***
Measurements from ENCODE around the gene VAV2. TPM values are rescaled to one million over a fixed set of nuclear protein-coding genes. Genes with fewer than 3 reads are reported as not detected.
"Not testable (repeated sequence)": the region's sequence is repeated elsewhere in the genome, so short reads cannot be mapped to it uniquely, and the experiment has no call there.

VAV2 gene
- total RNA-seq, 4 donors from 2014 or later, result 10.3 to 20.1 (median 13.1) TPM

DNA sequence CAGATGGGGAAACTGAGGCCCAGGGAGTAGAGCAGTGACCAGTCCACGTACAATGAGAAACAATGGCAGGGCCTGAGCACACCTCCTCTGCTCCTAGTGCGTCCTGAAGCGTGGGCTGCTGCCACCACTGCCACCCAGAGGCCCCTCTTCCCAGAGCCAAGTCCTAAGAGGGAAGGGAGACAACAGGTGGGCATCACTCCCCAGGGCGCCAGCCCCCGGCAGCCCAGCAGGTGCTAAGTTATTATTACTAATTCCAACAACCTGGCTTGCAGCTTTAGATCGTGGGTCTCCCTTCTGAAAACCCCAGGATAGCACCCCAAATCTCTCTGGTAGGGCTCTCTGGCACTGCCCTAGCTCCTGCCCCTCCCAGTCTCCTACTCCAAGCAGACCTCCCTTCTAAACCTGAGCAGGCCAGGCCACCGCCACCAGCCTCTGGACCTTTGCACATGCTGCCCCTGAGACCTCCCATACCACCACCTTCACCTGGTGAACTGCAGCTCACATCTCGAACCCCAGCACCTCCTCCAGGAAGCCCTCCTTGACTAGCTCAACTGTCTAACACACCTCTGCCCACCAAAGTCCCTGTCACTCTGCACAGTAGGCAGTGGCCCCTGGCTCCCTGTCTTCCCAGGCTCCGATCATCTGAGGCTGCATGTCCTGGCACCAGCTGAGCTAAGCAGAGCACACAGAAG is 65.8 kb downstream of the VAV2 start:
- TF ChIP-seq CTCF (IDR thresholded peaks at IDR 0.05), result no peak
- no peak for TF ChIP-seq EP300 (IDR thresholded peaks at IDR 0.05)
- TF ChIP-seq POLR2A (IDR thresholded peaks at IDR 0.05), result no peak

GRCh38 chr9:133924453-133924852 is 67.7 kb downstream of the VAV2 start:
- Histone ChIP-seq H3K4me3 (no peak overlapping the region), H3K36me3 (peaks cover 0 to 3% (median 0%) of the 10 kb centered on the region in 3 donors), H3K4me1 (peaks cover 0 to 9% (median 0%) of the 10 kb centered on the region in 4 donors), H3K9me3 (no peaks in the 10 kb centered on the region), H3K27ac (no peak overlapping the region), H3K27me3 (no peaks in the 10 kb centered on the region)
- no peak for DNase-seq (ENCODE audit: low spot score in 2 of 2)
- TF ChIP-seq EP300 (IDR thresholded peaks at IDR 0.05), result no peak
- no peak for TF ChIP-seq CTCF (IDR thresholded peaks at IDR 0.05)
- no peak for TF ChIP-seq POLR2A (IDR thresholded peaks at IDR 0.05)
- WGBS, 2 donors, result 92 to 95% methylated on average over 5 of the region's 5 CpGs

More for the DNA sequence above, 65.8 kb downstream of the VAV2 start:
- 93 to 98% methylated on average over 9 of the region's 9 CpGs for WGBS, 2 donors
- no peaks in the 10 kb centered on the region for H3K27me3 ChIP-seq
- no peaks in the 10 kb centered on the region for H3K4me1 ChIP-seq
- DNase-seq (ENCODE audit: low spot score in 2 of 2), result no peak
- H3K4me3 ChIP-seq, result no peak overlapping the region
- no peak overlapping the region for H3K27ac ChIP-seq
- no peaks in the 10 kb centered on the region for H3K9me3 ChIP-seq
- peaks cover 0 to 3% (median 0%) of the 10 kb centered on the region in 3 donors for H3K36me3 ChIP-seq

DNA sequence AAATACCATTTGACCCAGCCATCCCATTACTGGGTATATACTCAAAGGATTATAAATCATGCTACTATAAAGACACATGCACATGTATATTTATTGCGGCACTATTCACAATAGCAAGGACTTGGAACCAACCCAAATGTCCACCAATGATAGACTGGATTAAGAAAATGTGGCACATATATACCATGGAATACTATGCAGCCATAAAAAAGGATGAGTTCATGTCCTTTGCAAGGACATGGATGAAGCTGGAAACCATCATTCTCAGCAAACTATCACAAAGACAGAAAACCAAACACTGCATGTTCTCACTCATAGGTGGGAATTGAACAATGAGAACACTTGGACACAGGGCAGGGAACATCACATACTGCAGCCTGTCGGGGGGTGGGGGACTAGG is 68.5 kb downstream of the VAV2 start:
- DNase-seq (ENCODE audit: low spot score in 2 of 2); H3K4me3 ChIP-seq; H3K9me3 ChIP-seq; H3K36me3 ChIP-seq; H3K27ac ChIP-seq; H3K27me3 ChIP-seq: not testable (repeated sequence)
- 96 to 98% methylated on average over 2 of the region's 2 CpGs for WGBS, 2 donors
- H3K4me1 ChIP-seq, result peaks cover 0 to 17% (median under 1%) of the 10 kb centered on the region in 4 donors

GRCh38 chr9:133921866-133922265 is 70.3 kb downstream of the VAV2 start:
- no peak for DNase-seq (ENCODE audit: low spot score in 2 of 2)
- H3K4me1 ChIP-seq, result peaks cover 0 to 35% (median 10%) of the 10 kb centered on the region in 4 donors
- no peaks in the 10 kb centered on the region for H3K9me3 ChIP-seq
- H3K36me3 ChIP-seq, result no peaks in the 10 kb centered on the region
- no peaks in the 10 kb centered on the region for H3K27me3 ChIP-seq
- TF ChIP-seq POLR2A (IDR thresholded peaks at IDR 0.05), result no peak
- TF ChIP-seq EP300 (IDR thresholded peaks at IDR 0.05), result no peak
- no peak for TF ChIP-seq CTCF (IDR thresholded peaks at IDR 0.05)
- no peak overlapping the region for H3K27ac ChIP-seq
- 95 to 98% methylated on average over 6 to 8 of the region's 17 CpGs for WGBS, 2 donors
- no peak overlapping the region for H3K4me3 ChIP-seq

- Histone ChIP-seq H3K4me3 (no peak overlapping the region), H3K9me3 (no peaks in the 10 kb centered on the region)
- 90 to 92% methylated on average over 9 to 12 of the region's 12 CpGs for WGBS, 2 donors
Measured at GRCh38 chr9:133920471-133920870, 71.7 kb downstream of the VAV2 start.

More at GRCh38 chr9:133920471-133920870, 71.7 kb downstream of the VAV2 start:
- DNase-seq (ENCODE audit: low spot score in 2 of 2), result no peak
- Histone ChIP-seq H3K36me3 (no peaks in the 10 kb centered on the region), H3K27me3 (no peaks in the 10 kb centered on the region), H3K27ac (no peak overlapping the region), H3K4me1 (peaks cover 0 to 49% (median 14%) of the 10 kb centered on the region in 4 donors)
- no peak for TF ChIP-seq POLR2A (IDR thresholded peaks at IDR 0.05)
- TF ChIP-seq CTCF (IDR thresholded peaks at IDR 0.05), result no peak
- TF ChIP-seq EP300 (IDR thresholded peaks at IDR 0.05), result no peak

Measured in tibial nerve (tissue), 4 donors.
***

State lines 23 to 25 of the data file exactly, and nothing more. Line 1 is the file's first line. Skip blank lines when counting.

- no peaks in the 10 kb centered on the region for H3K9me3 ChIP-seq
- peaks cover 0 to 3% (median 0%) of the 10 kb centered on the region in 3 donors for H3K36me3 ChIP-seq

DNA sequence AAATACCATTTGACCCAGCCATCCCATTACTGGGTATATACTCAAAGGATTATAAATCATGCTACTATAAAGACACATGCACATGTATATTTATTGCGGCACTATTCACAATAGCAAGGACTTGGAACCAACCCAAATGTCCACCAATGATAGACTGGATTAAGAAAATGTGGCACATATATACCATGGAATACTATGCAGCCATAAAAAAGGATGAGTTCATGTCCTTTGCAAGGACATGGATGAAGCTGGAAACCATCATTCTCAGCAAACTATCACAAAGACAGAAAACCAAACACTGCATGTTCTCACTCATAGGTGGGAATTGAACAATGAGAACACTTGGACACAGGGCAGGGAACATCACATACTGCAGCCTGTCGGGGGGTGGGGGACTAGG is 68.5 kb downstream of the VAV2 start: